Functional Outcomes of Total Hip Arthroplasty in Patients Aged 30 Years or Less: A Systematic Review and Meta-AnalysisWalker, R. P., Gee, M., Wong, F., Shah, Z., George, M., Bankes, M. J. K., & Ajuied, A. (2016).
Young adult hip surgery is a growing subspecialty. Increasingly total hip arthroplasty (THA) is offered to patients aged 30 or less suffering from end-stage hip arthropathy from a variety of congenital, developmental and acquired conditions. There is a paucity of evidence to advise such patients and surgeons alike on the functional outcomes of THA in this age group, as individual studies tend to include small cohorts.
A systematic review and meta-analysis was performed to assess whether THA in patients aged 30 years or less provides significant functional improvement. The primary outcome measure was change in Harris Hip Score. Secondary outcome measures were implant survivorship and the effect of fixation type and bearing surface.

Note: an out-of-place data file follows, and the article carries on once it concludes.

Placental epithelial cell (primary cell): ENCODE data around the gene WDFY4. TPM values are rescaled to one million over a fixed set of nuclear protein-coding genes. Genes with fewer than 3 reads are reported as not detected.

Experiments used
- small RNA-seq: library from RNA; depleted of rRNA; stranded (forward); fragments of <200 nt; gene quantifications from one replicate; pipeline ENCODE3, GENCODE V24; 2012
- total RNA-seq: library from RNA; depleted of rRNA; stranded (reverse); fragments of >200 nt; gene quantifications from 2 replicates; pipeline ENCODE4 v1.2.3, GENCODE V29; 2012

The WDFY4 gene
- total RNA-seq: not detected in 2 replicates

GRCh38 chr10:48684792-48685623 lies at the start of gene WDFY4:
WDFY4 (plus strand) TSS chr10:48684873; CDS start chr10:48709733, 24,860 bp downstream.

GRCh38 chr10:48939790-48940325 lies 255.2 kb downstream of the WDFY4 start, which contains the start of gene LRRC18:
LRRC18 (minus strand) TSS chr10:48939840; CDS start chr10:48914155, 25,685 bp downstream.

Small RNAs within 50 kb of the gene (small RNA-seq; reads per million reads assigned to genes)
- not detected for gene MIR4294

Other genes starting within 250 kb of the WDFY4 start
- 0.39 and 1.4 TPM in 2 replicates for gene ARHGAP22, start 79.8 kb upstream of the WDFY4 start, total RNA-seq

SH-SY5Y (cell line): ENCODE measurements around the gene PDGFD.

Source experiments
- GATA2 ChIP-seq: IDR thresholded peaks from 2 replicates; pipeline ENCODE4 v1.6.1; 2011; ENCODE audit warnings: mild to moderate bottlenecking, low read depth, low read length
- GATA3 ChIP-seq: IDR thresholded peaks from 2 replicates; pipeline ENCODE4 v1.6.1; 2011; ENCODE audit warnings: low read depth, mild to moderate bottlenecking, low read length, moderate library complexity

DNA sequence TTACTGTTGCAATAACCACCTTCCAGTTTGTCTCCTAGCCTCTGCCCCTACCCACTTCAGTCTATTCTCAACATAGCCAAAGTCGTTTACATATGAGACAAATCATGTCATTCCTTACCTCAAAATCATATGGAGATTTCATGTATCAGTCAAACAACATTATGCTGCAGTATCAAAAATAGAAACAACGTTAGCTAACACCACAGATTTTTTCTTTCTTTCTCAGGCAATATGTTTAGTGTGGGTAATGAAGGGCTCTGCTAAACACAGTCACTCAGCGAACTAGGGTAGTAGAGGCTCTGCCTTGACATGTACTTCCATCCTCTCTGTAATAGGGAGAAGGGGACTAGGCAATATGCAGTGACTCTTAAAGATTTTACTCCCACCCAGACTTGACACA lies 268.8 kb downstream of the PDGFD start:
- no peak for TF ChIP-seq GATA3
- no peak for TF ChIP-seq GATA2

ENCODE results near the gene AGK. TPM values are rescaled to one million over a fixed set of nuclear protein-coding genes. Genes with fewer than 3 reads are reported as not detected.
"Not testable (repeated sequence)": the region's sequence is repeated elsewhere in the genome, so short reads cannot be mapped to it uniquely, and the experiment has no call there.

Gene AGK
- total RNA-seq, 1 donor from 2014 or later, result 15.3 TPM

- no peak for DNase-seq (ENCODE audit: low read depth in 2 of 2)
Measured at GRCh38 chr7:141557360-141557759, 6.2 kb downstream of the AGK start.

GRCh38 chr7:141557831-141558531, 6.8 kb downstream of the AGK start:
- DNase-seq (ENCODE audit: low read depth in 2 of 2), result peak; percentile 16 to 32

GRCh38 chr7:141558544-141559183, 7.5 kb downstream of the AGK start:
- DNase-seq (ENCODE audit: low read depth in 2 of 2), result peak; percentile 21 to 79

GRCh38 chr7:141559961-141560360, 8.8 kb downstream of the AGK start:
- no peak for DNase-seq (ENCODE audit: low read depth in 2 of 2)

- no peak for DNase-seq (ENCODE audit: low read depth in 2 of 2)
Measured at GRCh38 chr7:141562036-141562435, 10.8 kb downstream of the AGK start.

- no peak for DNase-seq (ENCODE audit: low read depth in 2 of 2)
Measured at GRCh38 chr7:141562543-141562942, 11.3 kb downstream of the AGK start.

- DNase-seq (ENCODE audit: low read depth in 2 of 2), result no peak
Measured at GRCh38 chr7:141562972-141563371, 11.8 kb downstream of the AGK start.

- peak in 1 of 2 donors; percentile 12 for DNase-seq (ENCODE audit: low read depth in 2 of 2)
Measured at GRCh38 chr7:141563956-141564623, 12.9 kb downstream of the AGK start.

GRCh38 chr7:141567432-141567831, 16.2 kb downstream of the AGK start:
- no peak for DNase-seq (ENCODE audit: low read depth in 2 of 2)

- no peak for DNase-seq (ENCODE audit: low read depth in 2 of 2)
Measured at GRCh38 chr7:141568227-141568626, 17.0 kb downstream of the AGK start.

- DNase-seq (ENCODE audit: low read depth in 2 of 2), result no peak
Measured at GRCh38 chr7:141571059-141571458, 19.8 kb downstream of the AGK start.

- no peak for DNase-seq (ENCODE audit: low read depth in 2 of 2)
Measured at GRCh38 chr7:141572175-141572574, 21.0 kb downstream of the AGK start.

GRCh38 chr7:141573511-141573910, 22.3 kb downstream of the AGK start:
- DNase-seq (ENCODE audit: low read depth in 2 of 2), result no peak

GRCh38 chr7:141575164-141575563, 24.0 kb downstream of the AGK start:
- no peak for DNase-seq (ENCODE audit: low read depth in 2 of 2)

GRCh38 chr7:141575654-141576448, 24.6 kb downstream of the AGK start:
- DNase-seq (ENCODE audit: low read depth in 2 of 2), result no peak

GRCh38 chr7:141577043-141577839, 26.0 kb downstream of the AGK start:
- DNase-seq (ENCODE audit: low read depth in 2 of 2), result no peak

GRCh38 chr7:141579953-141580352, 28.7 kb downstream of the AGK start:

The results of 743 primary THA procedures were included. Weighted mean patient age was 22.7 years. Harris Hip Score improved by a weighted mean difference of 42.17 points out of 100 (95% confidence interval, 36.48-47.86 points, p<0.001) after THA at a weighted mean follow-up of 8.4 years. Pooled revision rate was 5.0% for the same time period.
This is the largest review to date of THA in patients aged 30 or less. The results show significant functional improvement measured by Harris Hip Score. The revision rate of 5% at 8.4 years is comparable to the general THA population. This contrasts high revision rates reported in older reviews of the literature, suggesting adoption of improved techniques and implants in the more recent literature.